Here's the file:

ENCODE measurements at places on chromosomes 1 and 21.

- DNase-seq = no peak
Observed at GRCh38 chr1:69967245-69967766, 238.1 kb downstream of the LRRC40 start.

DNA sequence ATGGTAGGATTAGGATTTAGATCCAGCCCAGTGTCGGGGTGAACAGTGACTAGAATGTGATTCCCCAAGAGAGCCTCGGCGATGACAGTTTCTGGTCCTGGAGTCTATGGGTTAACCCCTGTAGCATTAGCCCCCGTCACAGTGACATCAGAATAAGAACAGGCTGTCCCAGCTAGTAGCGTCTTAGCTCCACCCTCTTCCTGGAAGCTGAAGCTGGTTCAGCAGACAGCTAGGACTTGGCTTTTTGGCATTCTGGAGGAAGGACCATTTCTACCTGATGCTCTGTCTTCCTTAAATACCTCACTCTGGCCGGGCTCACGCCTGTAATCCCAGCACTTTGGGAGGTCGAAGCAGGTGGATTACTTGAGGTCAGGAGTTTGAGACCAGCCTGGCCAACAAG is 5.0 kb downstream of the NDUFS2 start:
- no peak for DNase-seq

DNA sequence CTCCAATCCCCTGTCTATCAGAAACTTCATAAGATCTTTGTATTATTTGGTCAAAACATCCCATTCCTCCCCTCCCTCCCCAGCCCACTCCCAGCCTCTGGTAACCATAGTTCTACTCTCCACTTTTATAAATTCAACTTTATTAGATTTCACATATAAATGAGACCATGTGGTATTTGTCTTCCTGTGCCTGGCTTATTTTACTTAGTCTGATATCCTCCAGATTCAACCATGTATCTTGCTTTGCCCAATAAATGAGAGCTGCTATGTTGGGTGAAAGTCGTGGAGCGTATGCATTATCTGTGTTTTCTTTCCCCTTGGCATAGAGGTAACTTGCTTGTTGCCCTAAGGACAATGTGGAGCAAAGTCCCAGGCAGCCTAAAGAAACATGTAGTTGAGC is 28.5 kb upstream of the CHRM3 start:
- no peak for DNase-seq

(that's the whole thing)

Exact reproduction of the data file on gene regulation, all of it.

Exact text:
ENCODE measurements at places on chromosomes 1 and 21.

- DNase-seq = no peak
Observed at GRCh38 chr1:69967245-69967766, 238.1 kb downstream of the LRRC40 start.

DNA sequence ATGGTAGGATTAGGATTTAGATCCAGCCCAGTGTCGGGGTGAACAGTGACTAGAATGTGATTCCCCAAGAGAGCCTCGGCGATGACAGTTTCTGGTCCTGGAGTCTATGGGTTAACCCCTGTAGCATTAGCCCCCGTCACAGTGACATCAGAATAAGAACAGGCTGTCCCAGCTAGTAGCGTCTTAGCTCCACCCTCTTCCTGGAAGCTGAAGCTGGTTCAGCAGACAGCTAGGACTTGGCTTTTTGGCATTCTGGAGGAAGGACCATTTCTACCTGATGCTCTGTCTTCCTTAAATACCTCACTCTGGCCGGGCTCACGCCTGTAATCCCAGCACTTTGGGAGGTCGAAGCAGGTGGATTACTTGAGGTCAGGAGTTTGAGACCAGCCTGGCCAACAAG is 5.0 kb downstream of the NDUFS2 start:
- no peak for DNase-seq

DNA sequence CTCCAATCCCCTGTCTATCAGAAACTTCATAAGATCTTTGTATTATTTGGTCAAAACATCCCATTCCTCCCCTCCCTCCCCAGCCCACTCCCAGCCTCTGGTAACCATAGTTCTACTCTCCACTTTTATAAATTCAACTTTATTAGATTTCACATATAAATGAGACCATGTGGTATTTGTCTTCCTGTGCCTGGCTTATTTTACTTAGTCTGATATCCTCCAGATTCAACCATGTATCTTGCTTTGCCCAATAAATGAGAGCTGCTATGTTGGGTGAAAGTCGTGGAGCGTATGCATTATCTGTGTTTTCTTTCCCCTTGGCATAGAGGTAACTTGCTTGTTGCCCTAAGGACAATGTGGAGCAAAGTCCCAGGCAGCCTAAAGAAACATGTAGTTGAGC is 28.5 kb upstream of the CHRM3 start:
- no peak for DNase-seq